Canada – the Fossil Power?
Since 2006 Canada has taken significant steps backwards in environmental protection. And with each step backwards, the government has used the full weight of its power, not to regulate industry or protect the environment and Canadians but to demonize environmentalists.
Since coming to power, Stephen Harper has been single minded in expanding petroleum and resource extraction to the detriment of other economic or social policy goals. His stated aim has been to make Canada an “Energy Superpower.” Alberta-based sociologist Gordon Laxer has criticized this claim pointing out that superpowers are entities that project economic, political, and cultural power on a global scale. Under the Harper government, Canada is becoming a resource satellite, increasing dependent on the United States and on the petrochemical corporations that set his agenda. To satisfy these interests, Harper is systematically dismantling the progress of previous decades.
Last December, scientists, environmentalists, heads of state and officials from 195 countries gathered in Durban, South Africa to negotiate a follow up treaty to the Kyoto Protocol. In the Durban International Convention Centre delegates stayed up 60 hours straight negotiating to save session. Rather than taking leadership, Harper sent Environment Minister Peter Kent to try to disrupt the talks by announcing on the very eve of negotiations that Canada would be the first country in history to withdraw from the Kyoto Protocol. So much for our international power projection.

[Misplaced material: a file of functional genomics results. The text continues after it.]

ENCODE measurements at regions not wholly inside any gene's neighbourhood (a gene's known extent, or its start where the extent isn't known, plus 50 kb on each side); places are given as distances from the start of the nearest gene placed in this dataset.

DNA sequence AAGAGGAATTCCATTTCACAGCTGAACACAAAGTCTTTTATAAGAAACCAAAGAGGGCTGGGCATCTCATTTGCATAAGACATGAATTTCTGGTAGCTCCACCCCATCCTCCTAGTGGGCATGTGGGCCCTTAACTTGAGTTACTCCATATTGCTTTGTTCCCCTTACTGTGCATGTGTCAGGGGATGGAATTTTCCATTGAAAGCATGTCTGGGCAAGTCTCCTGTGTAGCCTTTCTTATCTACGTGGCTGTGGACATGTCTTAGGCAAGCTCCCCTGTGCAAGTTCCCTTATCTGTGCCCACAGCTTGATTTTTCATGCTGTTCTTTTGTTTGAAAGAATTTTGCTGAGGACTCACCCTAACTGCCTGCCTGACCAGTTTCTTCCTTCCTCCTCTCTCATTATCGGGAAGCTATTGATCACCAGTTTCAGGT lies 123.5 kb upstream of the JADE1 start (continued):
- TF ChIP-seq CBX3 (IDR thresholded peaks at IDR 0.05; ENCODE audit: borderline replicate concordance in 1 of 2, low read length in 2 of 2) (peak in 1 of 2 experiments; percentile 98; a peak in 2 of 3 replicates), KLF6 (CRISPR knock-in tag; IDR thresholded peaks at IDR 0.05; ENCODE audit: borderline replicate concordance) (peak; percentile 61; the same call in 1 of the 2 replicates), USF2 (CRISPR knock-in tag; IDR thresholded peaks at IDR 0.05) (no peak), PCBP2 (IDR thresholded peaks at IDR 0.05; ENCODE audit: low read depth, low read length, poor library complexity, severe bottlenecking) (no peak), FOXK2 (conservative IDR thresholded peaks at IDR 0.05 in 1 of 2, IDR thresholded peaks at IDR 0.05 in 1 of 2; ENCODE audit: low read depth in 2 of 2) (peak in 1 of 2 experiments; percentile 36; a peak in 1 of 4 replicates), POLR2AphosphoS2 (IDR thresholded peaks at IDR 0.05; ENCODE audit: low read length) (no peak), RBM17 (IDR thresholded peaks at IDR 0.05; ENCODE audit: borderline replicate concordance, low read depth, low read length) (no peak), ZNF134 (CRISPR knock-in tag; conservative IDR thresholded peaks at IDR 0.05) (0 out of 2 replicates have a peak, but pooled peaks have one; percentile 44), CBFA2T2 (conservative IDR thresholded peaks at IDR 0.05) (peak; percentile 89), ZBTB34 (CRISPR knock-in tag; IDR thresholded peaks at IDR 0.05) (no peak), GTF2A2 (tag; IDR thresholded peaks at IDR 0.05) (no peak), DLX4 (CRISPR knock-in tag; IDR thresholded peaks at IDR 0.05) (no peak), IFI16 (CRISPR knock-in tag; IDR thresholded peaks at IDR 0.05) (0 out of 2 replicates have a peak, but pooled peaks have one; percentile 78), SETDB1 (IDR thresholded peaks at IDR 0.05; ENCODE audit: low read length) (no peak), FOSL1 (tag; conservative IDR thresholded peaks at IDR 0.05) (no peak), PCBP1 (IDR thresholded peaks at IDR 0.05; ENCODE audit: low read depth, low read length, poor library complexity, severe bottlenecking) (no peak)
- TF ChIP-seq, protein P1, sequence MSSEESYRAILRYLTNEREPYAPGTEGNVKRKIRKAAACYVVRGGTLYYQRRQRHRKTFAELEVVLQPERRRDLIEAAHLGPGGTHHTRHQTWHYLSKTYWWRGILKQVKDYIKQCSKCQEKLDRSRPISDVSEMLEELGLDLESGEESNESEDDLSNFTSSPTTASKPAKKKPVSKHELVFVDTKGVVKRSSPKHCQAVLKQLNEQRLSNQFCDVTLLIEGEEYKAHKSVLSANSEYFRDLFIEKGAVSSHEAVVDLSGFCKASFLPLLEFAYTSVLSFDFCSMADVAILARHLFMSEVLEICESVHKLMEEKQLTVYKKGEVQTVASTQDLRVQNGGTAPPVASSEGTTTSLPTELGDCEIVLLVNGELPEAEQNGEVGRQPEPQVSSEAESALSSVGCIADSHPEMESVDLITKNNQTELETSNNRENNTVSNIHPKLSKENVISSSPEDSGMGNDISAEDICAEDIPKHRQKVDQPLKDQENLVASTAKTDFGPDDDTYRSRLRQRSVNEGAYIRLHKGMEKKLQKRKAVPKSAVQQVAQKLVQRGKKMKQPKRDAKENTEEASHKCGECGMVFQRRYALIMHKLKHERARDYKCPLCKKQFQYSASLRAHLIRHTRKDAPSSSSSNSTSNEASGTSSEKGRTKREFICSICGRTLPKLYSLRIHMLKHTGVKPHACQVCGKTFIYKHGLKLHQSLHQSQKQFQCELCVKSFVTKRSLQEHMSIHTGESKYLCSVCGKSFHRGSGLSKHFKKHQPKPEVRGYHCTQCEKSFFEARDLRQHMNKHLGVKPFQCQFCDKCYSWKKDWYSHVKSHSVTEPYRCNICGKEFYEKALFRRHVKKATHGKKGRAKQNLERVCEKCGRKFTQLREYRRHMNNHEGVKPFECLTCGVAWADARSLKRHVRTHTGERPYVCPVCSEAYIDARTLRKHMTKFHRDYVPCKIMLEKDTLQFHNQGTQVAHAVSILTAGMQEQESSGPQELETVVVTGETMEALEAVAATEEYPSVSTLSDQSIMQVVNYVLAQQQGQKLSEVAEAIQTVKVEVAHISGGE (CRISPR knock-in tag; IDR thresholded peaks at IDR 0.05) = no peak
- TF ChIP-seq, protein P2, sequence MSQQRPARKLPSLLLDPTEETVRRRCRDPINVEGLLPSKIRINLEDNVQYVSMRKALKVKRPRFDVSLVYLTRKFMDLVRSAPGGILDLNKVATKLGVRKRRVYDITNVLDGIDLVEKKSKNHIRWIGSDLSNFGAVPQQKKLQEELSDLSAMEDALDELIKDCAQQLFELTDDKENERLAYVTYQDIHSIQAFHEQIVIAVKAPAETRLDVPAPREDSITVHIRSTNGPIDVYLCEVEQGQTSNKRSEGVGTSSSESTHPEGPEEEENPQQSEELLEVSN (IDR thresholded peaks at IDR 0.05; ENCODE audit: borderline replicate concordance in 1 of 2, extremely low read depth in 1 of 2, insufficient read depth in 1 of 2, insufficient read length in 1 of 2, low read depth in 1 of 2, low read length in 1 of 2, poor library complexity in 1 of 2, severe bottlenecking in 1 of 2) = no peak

Read also: Enbridge, Harper and the Canadian Petro-State
Killing Environmental Assessments
The second arena in which Canada’s environmental reputation has been shattered in recent years is the area of environmental assessments. Canadians have worked hard to develop standards for assessing how industrial projects impact the environment. Gradually over the past 30 years we have come to realize that if we do not draw on the perspectives and expertise of the communities who will be most affected by new industrial developments, we risk making mistakes that will be impossible for future generations to rectify. Our assessment process has improved to consider aspects such as the cumulative impact of numerous projects in a region. Over the past decade, there has been an increased respect to our constitutional duties to consult with First Nations and Aboriginal peoples who will be affects by projects, and there has been an increased awareness of the precautionary principle, that we should not rush ahead with projects whose long-term impacts are unknown especially when these projects have the capacity to have devastating irredeemable effects of human health and the environment.